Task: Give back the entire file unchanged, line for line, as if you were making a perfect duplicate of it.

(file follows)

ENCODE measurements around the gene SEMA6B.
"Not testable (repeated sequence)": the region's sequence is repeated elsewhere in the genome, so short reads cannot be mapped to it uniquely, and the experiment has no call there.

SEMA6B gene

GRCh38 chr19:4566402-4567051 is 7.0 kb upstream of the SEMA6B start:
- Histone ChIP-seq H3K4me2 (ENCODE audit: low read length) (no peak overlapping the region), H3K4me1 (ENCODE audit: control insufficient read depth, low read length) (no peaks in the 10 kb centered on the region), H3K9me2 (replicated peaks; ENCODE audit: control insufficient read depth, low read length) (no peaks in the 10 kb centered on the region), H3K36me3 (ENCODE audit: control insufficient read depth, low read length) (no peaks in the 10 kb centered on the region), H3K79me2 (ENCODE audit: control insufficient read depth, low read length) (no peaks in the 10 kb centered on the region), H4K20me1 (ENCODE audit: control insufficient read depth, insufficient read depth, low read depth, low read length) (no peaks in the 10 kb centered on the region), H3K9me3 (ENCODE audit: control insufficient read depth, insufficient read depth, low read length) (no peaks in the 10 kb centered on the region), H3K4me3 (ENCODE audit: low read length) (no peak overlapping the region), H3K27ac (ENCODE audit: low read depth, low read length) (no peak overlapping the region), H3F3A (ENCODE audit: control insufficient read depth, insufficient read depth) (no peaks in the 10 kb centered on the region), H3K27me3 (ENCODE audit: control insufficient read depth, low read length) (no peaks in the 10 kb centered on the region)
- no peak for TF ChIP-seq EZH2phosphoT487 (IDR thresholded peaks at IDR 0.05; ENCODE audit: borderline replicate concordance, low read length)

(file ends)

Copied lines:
ENCODE measurements around the gene SEMA6B.
"Not testable (repeated sequence)": the region's sequence is repeated elsewhere in the genome, so short reads cannot be mapped to it uniquely, and the experiment has no call there.

SEMA6B gene

GRCh38 chr19:4566402-4567051 is 7.0 kb upstream of the SEMA6B start:
- Histone ChIP-seq H3K4me2 (ENCODE audit: low read length) (no peak overlapping the region), H3K4me1 (ENCODE audit: control insufficient read depth, low read length) (no peaks in the 10 kb centered on the region), H3K9me2 (replicated peaks; ENCODE audit: control insufficient read depth, low read length) (no peaks in the 10 kb centered on the region), H3K36me3 (ENCODE audit: control insufficient read depth, low read length) (no peaks in the 10 kb centered on the region), H3K79me2 (ENCODE audit: control insufficient read depth, low read length) (no peaks in the 10 kb centered on the region), H4K20me1 (ENCODE audit: control insufficient read depth, insufficient read depth, low read depth, low read length) (no peaks in the 10 kb centered on the region), H3K9me3 (ENCODE audit: control insufficient read depth, insufficient read depth, low read length) (no peaks in the 10 kb centered on the region), H3K4me3 (ENCODE audit: low read length) (no peak overlapping the region), H3K27ac (ENCODE audit: low read depth, low read length) (no peak overlapping the region), H3F3A (ENCODE audit: control insufficient read depth, insufficient read depth) (no peaks in the 10 kb centered on the region), H3K27me3 (ENCODE audit: control insufficient read depth, low read length) (no peaks in the 10 kb centered on the region)
- no peak for TF ChIP-seq EZH2phosphoT487 (IDR thresholded peaks at IDR 0.05; ENCODE audit: borderline replicate concordance, low read length)